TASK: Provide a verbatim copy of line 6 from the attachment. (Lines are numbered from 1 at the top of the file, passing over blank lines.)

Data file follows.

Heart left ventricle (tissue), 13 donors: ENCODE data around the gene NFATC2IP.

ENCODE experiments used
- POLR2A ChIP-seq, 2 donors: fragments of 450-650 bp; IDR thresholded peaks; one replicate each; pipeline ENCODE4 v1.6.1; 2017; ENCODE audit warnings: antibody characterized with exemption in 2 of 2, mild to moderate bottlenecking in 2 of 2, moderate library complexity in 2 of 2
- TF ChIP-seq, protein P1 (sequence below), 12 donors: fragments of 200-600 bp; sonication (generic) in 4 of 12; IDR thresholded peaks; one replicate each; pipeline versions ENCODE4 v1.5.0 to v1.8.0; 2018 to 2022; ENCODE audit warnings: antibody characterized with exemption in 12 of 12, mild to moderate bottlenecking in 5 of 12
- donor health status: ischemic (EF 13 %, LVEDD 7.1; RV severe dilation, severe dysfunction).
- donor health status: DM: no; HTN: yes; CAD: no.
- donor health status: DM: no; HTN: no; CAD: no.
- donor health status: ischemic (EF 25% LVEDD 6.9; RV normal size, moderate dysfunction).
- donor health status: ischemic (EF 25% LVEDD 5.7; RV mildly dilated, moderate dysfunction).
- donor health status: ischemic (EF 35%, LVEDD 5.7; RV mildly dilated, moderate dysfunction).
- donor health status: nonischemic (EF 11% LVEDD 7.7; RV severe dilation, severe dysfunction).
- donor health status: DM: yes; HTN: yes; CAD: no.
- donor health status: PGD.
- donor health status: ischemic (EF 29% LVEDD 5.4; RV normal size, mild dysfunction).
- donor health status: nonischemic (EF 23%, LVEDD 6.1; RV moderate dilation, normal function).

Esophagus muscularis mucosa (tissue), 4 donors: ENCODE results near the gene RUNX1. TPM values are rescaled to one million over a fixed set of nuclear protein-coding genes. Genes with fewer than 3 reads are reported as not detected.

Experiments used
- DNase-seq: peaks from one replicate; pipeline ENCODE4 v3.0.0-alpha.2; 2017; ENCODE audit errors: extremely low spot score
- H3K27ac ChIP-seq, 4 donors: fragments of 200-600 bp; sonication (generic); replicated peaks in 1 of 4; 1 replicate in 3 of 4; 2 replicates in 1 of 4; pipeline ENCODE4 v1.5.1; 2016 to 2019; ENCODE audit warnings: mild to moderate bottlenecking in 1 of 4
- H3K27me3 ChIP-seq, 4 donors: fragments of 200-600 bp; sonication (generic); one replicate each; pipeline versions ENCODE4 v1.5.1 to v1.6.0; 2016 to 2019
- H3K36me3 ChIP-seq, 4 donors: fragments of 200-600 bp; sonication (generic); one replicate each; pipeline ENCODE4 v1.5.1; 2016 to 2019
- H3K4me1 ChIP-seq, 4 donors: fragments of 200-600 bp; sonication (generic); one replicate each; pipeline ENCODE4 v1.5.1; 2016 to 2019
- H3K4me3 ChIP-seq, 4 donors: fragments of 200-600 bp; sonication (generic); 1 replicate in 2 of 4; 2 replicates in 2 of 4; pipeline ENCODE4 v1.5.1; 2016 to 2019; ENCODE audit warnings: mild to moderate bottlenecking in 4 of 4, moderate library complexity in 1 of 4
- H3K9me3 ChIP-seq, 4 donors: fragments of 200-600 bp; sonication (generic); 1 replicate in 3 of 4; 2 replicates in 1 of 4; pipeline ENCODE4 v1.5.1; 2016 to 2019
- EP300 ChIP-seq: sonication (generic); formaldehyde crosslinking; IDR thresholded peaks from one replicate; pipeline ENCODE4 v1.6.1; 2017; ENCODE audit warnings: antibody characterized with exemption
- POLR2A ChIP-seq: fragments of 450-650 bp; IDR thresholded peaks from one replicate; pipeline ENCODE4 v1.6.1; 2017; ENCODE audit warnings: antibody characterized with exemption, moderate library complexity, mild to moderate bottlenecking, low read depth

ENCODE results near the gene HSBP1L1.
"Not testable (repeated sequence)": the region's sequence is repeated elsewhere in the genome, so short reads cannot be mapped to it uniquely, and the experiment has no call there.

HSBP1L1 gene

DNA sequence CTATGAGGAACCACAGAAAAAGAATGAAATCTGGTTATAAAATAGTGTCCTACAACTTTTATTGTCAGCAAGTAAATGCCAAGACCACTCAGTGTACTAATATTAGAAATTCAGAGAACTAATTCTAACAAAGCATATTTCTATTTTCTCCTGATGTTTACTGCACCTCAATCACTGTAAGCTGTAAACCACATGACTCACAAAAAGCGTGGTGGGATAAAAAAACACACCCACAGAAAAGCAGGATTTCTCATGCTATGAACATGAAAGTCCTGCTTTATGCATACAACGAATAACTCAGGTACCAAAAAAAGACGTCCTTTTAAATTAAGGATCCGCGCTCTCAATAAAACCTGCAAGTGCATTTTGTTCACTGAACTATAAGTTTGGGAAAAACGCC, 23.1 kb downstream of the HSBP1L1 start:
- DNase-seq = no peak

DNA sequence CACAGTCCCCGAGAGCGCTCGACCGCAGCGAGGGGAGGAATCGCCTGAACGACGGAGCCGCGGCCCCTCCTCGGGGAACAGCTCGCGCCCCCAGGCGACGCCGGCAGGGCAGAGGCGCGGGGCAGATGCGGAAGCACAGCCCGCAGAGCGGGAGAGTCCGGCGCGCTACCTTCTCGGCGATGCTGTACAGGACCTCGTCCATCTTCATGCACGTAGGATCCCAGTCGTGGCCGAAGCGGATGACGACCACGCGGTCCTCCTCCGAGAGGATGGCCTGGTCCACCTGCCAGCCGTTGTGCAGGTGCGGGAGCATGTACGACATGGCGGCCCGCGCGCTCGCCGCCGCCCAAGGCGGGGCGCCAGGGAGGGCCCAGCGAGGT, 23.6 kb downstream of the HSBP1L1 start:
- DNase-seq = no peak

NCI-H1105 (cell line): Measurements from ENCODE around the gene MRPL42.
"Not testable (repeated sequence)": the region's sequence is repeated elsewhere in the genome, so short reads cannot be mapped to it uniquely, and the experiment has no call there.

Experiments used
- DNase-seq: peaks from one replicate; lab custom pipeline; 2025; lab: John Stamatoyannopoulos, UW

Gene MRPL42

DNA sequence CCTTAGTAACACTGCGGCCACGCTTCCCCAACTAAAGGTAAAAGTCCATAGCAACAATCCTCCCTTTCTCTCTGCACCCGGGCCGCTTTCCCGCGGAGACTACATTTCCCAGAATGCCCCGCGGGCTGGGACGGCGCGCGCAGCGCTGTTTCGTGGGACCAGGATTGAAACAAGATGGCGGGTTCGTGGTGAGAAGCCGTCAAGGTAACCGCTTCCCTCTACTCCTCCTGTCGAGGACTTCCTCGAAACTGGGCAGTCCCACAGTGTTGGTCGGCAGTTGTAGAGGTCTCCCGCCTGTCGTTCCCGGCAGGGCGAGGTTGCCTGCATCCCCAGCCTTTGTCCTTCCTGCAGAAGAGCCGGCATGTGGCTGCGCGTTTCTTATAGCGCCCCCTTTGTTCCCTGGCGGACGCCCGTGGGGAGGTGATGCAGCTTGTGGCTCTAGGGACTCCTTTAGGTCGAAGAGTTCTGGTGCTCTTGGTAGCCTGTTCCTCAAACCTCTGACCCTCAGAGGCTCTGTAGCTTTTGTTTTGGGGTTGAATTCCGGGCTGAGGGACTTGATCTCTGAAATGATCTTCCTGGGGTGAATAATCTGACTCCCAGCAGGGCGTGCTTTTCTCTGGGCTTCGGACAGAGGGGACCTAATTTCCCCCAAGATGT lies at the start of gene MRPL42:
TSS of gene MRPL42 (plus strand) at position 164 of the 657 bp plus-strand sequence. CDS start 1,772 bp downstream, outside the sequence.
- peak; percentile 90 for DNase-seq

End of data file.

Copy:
- donor health status: DM: no; HTN: yes; CAD: no.